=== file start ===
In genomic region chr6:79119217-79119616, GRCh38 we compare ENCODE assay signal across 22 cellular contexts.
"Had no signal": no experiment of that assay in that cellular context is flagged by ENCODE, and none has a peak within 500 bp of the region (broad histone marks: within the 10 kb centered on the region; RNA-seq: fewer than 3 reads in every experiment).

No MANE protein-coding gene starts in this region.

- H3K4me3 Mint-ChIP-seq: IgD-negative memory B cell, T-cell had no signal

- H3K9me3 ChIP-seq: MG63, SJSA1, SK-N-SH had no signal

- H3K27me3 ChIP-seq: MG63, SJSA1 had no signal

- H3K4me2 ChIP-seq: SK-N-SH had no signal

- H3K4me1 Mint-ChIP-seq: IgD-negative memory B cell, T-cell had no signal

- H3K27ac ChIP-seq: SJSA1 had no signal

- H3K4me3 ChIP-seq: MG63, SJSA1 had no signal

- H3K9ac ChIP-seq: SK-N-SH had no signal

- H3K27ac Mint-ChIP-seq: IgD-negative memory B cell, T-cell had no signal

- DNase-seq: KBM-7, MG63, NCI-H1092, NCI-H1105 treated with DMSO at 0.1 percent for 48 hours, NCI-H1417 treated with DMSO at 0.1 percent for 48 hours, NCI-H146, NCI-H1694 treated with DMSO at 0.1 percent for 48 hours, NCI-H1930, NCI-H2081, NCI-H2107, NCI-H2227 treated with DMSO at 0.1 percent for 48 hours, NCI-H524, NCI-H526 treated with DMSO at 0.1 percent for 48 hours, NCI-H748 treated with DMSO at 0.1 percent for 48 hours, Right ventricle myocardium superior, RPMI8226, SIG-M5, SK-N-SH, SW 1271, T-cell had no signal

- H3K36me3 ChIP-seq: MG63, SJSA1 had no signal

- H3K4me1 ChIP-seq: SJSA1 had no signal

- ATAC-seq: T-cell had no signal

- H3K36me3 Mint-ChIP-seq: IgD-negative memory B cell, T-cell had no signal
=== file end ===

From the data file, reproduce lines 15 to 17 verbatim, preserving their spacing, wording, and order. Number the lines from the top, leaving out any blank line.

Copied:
- H3K4me1 ChIP-seq: SJSA1 had no signal

- ATAC-seq: T-cell had no signal

- H3K36me3 Mint-ChIP-seq: IgD-negative memory B cell, T-cell had no signal